For as slick as each issue of Baggers looks when it heads out for printing, it's an illusion. At least, partially. While it might look (hopefully) like the ads and stories are all one big happy team effort, in reality ad sales and editorial don't always agree. Sometimes, ad sales sees us editorial types as overly privileged soapbox jockeys, riding test bikes and enjoying free parts to play with on our scoots, while they do all the real work. On occasion, we see them as cash-grabbing opportunists working any slick angle they can to make their commission, kissing advertiser ass while we perch on our soapboxes impressing ourselves with whatever words spew forth from our gigantic, ego-inflated heads. Both of these stereotypes are based in reality, though neither is absolute truth or fiction. So when I heard that the Binford's IT/ad guy dropped this Street Glide while spilling a cappuccino on it at the local Starbucks, I was far more amused than surprised. In the 15 years I've been writing for the bike books, I've known some ad sales guys who'd ride circles around me; they were great riders by any sensible standard. I've also known a few who've made this exact same mistake or some close variant of it, so strong were they with the poseur side of The Force. With its $40K price tag, that bad day at the coffee joint resulted in what's either the world's most expensive cappuccino or an inexpensive Binford's bagger.
Luckily, the guy worked at a great custom bike shop. For the past two decades, Paul Binford and Tanner Shackley have rocked California's Central Valley with plenty of hot custom bikes. Putting this Glide back together again wouldn't be a huge deal. But where's the fun in a straight-out repair job?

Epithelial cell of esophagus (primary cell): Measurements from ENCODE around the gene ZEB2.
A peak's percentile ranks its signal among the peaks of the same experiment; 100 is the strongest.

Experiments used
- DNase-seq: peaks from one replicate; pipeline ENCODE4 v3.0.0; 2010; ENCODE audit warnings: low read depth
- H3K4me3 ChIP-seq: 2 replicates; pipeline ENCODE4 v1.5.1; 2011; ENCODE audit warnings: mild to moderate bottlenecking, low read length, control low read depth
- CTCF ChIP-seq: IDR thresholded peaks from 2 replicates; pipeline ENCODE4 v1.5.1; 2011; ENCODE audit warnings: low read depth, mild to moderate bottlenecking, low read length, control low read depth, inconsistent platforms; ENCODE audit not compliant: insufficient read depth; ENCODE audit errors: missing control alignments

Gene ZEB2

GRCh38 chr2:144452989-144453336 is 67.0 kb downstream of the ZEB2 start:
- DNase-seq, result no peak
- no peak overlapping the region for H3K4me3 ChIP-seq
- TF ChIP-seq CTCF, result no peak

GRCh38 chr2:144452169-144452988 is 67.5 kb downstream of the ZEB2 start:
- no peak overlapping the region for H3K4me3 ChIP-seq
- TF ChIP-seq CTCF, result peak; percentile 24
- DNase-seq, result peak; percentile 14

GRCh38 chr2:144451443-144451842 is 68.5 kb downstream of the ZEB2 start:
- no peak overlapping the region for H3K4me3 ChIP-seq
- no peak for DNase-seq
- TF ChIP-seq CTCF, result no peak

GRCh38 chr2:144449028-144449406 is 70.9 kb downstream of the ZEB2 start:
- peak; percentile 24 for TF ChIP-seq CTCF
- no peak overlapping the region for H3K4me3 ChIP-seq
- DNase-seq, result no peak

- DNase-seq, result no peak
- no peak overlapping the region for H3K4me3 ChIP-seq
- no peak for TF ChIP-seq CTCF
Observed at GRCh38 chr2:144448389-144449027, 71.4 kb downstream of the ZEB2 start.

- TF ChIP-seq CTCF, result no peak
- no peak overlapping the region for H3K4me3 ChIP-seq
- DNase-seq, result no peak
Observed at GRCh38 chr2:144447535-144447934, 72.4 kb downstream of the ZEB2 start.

Two brothers around the shop were looking for a big-wheel bagger, and they really didn't know which way to go. Paul ended up paying off his yuppie little buddy for his scoot, and the build was on. Naturally, Binford put his twist on it as if it were his own bike.
After some damage assessment and a tear-down, Binford's turned the Street Glide's Twin Cam mill into a 95-inch powerhouse, courtesy of Shackley barrels, Branch heads, and Woods cams.
Binford's stretched the bones 2 inches and raked the neck to 40 degrees, not just to sleek out the profile but also to run one of Paul's new wheels from Sinister, which will have a line in its 2016 catalog. Combined with the KewlMetal raked trees, the bike's new stance is sweet. The new front hoop doesn't overpower the rest of the bike.
Rico, painter for Binford's, really stepped it up for this beauty too. Not only is the flakey white his doing, but Paul sicced him on the graphics, skulls, and brass knuckles that make it impossible not to look at this bike. He did a terrific job matching the paint job to all the powdercoat found throughout the rest of the machine. Factor in Binford's Knuckle Gear parts that are sprinkled throughout the bagger, and this Street Glide is a serious eye catcher.
Grabbing eyeballs is exactly what this bike did when it debuted at the Sacramento Easyrider Show. That's when the love connection with its new owner, Kyle Galbiso, started. And if he's spilled a drink on it at the Starbucks drive-through, he hasn't told anyone yet.
|Bike Owner||Kyle Galbiso|
|Shop Name||Binford’s Custom Cycles|
|Shop Phone||(209) 239-7828|
|Build Time||60 days|
|Type/Size||Twin Cam/95 in.|
|Special Features||Woods cams|
|Length||2 in. over|
|Triple Trees||Pro Street/KewlMetal|
|Manufacturer Rear||Legend Air|
|Wheels, Tires, and Brakes||SPECIFICATIONS|
|Wheel Height/Width||26 x 3.5 in.|
|Tire Height/Width||Vee Rubber 120|
|Wheel Height/Width||18 x 4.25 in.|
|Tire Height/Width||Metzeler 150|
|Color||Flakey Binford White|
|Front Fender||Fat Katz|
|Handlebars||Binford's Meat Hooks|
|Hand Controls/Grips||Performance Machine|
|Floor boards/Pegs||Binford's/Knuckle Gear|
|Saddlebag Latches||Binford's/Knuckle Gear|
For more information on Binford's Custom Cycle, check out their website Binfords.com